Eddie spoke to this yesterday, and I find that the same is true in my life: the Christmas season has a tendency to rush by in a flurry of lights and ribbons and reindeer and gingerbread, the nativity mingled in among the decorations. There is much to distract and detach us from the wild mystery that is Christmas – Jesus, God born as a human baby to impoverished parents, laid in a hay box in a small Palestinian town over 2,000 years ago. I hope that together we can pause to think about these strange, miraculous details despite the busyness of the season.

The Collects and Canticle for this week are helpful to me in understanding some common threads in today’s readings. The Collect prayers each invoke the presence of God, His guidance in our lives, and His defense against the evils of the world on our behalf. Zechariah’s song represents an answer to those prayers, celebrating the faithfulness of God to come to His people as He promised. In each of the readings some aspect of that dichotomy is present – the desperate pleas of an afflicted people longing for peace and the faithful God who makes good on His promised deliverance, continually healing our lives.

My favorite line in ‘O Holy Night’ is “a thrill of hope, the weary world rejoices.”  Some days I am more in touch with my weariness than others. When the voices of “many are saying to me, ‘there is no help for you in God,’ ” (Ps. 3:2) it takes everything I have to believe “the Lord hears when I call to him,” (Ps. 4:3).  Then there are the days where I find myself thrilled with hope “as to a lamp shining in a dark place” (2 Peter 1:19), and the humble Christ rides into my heart, triumphantly as he did in Jerusalem (Matt 21).

Today, let us become more aware of this dichotomy in our own lives: moments of desperation and anxiety, coupled with the faithfulness of a God who never fails. This back and forth is the expression of the of the gospel story in our lives, as we are daily moving from darkness into light.

Advent Day 1: Amos + The Apocalypse?

On November 30, 2013 by Eddie

[Note: For those of you who followed along via this blog last year, we’ve now moved the Advent Project to The Parish blog. You can stay tuned here, we’ll continue to post all the important devotionals, but if you’d like to visit us online at The Parish, we’d love to connect with you there!]

One of the things I look forward to the most in the Advent journey is taking some time each day to prepare for Christmas. Every year, I feel like December 25th sneaks up on me. Despite the fact that my wife likes to put up our Christmas tree in October (This year I was sweating pulling it out of the attic. Something not right about that.), I still seem to forget to think about Jesus’ birth until Christmas Eve. And before you know it, it’s over. 365 more days till Christmas…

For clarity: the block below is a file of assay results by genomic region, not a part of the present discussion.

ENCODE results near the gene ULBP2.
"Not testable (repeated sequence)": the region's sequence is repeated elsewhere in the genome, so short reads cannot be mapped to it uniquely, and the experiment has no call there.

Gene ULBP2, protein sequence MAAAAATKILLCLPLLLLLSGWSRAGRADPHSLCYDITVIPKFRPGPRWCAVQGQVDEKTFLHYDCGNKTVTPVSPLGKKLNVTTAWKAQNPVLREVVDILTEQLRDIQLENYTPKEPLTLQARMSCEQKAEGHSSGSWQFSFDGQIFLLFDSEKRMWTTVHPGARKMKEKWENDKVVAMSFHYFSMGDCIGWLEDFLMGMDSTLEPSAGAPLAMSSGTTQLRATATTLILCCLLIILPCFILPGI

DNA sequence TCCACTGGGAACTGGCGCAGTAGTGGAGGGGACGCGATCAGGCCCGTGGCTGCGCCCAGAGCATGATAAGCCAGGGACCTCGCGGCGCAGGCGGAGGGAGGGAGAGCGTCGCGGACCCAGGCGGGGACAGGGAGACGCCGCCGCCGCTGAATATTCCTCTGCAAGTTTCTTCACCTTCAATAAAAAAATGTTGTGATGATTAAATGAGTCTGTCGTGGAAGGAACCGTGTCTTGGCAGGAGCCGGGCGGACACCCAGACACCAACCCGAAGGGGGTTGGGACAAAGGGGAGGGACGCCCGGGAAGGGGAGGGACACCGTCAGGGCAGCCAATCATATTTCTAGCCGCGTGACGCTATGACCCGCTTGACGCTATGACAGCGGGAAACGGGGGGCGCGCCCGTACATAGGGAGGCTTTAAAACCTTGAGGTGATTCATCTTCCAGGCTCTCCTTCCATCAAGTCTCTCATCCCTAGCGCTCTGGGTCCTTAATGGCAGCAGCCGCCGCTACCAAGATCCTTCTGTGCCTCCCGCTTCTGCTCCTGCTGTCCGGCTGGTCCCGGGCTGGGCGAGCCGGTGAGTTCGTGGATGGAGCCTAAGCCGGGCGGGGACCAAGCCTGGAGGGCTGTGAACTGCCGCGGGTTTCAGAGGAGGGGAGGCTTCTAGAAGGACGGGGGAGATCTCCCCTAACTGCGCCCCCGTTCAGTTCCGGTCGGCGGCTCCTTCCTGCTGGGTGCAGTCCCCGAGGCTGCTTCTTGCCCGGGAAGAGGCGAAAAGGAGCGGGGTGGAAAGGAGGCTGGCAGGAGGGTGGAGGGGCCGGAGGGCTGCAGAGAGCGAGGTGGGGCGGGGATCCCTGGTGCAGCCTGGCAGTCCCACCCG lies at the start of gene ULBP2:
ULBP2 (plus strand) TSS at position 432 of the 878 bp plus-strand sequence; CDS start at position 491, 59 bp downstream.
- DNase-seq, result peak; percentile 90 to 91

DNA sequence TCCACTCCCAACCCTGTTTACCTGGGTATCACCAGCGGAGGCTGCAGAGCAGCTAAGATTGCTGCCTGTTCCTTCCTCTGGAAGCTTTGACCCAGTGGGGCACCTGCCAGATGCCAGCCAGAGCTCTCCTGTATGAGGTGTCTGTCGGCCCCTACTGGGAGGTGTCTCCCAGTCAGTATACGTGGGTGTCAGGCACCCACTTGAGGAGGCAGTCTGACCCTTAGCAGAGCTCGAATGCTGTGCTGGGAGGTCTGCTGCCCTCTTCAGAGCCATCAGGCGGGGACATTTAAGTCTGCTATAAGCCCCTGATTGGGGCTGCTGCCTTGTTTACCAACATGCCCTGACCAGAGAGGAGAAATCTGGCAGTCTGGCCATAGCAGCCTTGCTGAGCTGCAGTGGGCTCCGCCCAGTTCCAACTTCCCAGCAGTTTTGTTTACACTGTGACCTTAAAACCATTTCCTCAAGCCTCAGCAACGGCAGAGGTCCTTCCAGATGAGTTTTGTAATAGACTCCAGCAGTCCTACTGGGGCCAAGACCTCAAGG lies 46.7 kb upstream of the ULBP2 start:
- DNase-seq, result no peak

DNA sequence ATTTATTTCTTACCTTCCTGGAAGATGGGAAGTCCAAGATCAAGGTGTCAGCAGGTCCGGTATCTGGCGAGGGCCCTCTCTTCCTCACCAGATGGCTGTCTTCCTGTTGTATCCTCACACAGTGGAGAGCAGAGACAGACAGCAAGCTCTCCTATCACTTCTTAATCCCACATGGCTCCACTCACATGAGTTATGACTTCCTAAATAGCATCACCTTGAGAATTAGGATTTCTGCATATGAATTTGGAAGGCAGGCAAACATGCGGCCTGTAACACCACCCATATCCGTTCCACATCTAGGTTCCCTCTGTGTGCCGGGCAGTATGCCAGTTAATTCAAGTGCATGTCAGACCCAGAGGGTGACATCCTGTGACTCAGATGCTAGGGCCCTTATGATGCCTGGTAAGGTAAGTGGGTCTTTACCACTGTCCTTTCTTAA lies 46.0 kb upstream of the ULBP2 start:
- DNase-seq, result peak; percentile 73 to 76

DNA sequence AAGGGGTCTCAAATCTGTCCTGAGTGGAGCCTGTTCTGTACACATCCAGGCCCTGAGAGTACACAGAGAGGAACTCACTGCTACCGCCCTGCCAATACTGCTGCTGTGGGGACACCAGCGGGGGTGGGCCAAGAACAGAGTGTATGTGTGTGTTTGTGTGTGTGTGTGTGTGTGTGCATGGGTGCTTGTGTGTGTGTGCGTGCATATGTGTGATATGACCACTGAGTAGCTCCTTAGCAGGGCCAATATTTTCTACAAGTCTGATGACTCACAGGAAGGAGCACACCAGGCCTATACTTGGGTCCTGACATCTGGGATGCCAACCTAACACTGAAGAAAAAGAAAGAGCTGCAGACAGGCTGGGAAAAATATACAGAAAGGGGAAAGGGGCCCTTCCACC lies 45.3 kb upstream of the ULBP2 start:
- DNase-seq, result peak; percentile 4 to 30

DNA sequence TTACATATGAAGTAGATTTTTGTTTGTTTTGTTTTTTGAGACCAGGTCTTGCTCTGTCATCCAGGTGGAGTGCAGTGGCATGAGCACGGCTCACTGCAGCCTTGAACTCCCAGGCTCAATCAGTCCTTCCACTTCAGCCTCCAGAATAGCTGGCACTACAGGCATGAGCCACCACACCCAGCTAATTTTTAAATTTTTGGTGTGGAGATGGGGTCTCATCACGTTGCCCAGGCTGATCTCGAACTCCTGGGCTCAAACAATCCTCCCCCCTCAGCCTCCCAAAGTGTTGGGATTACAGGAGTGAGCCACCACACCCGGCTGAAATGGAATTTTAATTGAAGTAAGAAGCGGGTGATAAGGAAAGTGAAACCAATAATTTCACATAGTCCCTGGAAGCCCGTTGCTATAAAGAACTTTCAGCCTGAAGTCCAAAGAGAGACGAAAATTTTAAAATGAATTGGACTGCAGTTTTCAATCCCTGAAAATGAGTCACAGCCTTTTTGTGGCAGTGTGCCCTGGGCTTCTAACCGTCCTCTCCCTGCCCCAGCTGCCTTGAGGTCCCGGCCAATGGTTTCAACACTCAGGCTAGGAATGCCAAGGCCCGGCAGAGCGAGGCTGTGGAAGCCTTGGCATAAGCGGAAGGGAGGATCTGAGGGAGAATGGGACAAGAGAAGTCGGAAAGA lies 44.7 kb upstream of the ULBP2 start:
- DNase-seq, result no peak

So this year, I’ve been excited about reading and praying along with all of you, preparing our hearts to have a great Christmas celebration. If you’re with me, then you may be a bit surprised by today’s Daily Office readings. The I Thessalonians reading is something about the “Day of the Lord,” in Luke Jesus seems to be talking about the apocalypse, and Amos? Seriously, Amos? What is this all about?

Well, it’s actually kind of a cool way to begin, because it helps remind us what this season is all about. In fact, Advent is about looking in two very different directions:

Looking Back – Part of Advent is remembering the birth of Christ. Through some of the scriptures we read, we will mentally re-enact what it was like for the Jewish people who waited and desperately longed for the Messiah to come. That’s the purpose of the Amos passage. We look back and remember what it must have been like for this group of people who had been promised that God would bless the entire earth through their family, but who lived in a pretty desperate state of captivity and oppression – a far cry from the glory of the days of David and Solomon. They felt torn between what God had promised, and what their current situation looked like. Something didn’t add up, and they were desperate for something to change their fate.

Looking Forward – The other part of Advent is looking ahead to the day when “The day of the Lord” comes, and Jesus’ kingdom is made complete on the earth. In many ways, we stand in a tension just like the Israelites in Amos’ day. We know that the Kingdom of God is here, that Christ is King and has defeated sin and death once and for all. At the same time, however, we’re constantly bombarded by an earthly reality that looks nothing like God’s kingdom. Who’s really in charge here? When will the day come when God finally puts all of this back to rights? This is the purpose of the I Thessalonians and Luke readings, reminding us that the day is coming when all will be made right. We’re standing in the middle of the “Now and Not Yet,” and Advent helps us remember and feel that reality at a deeper level.

So get ready to enjoy the next four weeks! Not just the trees, carols, and shopping (if you enjoy shopping), but the daily reminder that this season is about so much more than what we see in ads and movies. Journey along with us, reading and praying together, and you’ll find that Advent is about looking back in remembrance, and looking forward in hopeful anticipation. And in the end, we will be longing for December 25th to come for more than just presents, food and family; but for the reminder that just as God came in a manger, He will one day come back and make all things new.


(If you haven’t downloaded the Advent Guide, click here to do so now.)

Introducing the 2013 Advent Project

On November 28, 2013 by Eddie